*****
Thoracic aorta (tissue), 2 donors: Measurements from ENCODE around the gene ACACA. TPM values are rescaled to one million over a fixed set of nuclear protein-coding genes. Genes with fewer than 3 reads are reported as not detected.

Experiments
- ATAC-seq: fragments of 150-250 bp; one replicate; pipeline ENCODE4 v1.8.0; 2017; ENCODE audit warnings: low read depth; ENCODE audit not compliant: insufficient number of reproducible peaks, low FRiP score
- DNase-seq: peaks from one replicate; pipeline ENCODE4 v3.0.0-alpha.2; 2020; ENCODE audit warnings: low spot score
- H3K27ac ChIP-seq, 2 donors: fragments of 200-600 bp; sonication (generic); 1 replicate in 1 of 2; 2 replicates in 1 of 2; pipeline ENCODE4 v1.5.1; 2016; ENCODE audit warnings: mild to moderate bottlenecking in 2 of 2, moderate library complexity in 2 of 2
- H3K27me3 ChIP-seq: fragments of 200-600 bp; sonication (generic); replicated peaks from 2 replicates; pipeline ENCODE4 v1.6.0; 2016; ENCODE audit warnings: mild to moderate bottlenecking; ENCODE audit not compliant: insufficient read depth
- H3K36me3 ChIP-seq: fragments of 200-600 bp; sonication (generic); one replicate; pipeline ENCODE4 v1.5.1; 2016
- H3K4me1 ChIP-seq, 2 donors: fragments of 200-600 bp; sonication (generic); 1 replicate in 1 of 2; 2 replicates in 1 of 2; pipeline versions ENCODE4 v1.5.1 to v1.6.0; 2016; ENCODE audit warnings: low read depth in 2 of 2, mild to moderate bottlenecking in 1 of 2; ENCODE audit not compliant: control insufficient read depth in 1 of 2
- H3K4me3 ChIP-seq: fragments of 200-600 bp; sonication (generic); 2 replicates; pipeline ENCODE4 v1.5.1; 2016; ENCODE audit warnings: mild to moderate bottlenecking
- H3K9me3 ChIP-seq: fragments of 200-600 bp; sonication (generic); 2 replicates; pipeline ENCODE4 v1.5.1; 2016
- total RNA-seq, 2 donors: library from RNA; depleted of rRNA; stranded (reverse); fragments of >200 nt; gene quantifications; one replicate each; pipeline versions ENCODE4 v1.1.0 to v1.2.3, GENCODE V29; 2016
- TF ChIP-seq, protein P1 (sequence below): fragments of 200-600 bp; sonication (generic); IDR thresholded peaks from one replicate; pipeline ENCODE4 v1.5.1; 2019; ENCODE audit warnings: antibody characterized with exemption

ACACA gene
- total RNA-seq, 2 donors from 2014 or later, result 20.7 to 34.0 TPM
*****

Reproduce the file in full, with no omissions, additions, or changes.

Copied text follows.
Thoracic aorta (tissue), 2 donors: Measurements from ENCODE around the gene ACACA. TPM values are rescaled to one million over a fixed set of nuclear protein-coding genes. Genes with fewer than 3 reads are reported as not detected.

Experiments
- ATAC-seq: fragments of 150-250 bp; one replicate; pipeline ENCODE4 v1.8.0; 2017; ENCODE audit warnings: low read depth; ENCODE audit not compliant: insufficient number of reproducible peaks, low FRiP score
- DNase-seq: peaks from one replicate; pipeline ENCODE4 v3.0.0-alpha.2; 2020; ENCODE audit warnings: low spot score
- H3K27ac ChIP-seq, 2 donors: fragments of 200-600 bp; sonication (generic); 1 replicate in 1 of 2; 2 replicates in 1 of 2; pipeline ENCODE4 v1.5.1; 2016; ENCODE audit warnings: mild to moderate bottlenecking in 2 of 2, moderate library complexity in 2 of 2
- H3K27me3 ChIP-seq: fragments of 200-600 bp; sonication (generic); replicated peaks from 2 replicates; pipeline ENCODE4 v1.6.0; 2016; ENCODE audit warnings: mild to moderate bottlenecking; ENCODE audit not compliant: insufficient read depth
- H3K36me3 ChIP-seq: fragments of 200-600 bp; sonication (generic); one replicate; pipeline ENCODE4 v1.5.1; 2016
- H3K4me1 ChIP-seq, 2 donors: fragments of 200-600 bp; sonication (generic); 1 replicate in 1 of 2; 2 replicates in 1 of 2; pipeline versions ENCODE4 v1.5.1 to v1.6.0; 2016; ENCODE audit warnings: low read depth in 2 of 2, mild to moderate bottlenecking in 1 of 2; ENCODE audit not compliant: control insufficient read depth in 1 of 2
- H3K4me3 ChIP-seq: fragments of 200-600 bp; sonication (generic); 2 replicates; pipeline ENCODE4 v1.5.1; 2016; ENCODE audit warnings: mild to moderate bottlenecking
- H3K9me3 ChIP-seq: fragments of 200-600 bp; sonication (generic); 2 replicates; pipeline ENCODE4 v1.5.1; 2016
- total RNA-seq, 2 donors: library from RNA; depleted of rRNA; stranded (reverse); fragments of >200 nt; gene quantifications; one replicate each; pipeline versions ENCODE4 v1.1.0 to v1.2.3, GENCODE V29; 2016
- TF ChIP-seq, protein P1 (sequence below): fragments of 200-600 bp; sonication (generic); IDR thresholded peaks from one replicate; pipeline ENCODE4 v1.5.1; 2019; ENCODE audit warnings: antibody characterized with exemption

ACACA gene
- total RNA-seq, 2 donors from 2014 or later, result 20.7 to 34.0 TPM